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Conceptualizing and experiencing compassion
  • Published Date:
    Aug 05 2013
  • Source:
    Emotion. 13(5):817-821.
Filetype[PDF - 385.39 KB]


Details:
  • Funding:
    DP1 OD003312/OD/NIH HHS/United States
    DP10D003312/DP/NCCDPHP CDC HHS/United States
  • Document Type:
  • Collection(s):
  • Description:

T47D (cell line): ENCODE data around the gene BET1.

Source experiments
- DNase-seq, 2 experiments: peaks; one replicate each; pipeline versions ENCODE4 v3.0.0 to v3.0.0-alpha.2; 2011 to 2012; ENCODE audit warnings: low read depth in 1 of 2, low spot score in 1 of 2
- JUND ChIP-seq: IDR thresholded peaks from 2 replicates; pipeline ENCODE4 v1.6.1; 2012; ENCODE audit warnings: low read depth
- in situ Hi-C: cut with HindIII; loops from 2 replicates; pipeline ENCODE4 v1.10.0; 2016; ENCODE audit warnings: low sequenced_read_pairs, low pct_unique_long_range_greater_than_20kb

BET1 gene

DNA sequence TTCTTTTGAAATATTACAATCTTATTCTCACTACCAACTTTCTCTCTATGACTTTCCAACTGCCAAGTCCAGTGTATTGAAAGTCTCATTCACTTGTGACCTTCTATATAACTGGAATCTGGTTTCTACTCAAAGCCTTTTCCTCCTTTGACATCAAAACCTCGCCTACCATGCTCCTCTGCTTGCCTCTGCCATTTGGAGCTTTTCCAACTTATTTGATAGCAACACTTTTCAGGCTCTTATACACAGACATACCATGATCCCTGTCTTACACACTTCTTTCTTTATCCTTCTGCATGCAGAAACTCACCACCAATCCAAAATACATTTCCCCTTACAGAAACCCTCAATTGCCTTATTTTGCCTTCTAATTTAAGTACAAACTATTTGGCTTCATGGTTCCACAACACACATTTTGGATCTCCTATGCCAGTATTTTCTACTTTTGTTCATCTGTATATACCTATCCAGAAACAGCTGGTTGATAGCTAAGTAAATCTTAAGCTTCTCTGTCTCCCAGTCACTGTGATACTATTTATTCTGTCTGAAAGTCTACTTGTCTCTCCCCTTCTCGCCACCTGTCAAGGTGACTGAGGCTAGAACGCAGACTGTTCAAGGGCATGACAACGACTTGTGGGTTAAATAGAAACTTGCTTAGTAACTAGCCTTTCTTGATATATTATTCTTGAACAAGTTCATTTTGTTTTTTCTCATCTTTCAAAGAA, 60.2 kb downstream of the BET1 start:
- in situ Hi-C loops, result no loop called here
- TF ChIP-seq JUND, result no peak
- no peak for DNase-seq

Does compassion feel pleasant or unpleasant? Westerners tend to categorize compassion as a pleasant or positive emotion, but laboratory compassion inductions, which present another's suffering, may elicit unpleasant feelings. Across two studies, we examined whether prototypical conceptualizations of compassion (as pleasant) differ from experiences of compassion (as unpleasant). After laboratory-based neutral or compassion inductions, participants made abstract judgments about compassion relative to various emotion-related adjectives, thereby providing a prototypical conceptualization of compassion. Participants also rated their own affective states, thereby indicating experiences of compassion. Conceptualizations of compassion were pleasant across neutral and compassion inductions. After exposure to others' suffering, however, participants felt increased levels of compassion and unpleasant affect, but not pleasant affect. After neutral inductions, participants reported more pleasant than unpleasant affect, with moderate levels of compassion. Thus, prototypical conceptualizations of compassion are pleasant, but experiences of compassion can feel pleasant or unpleasant. The implications for emotion theory in general are discussed.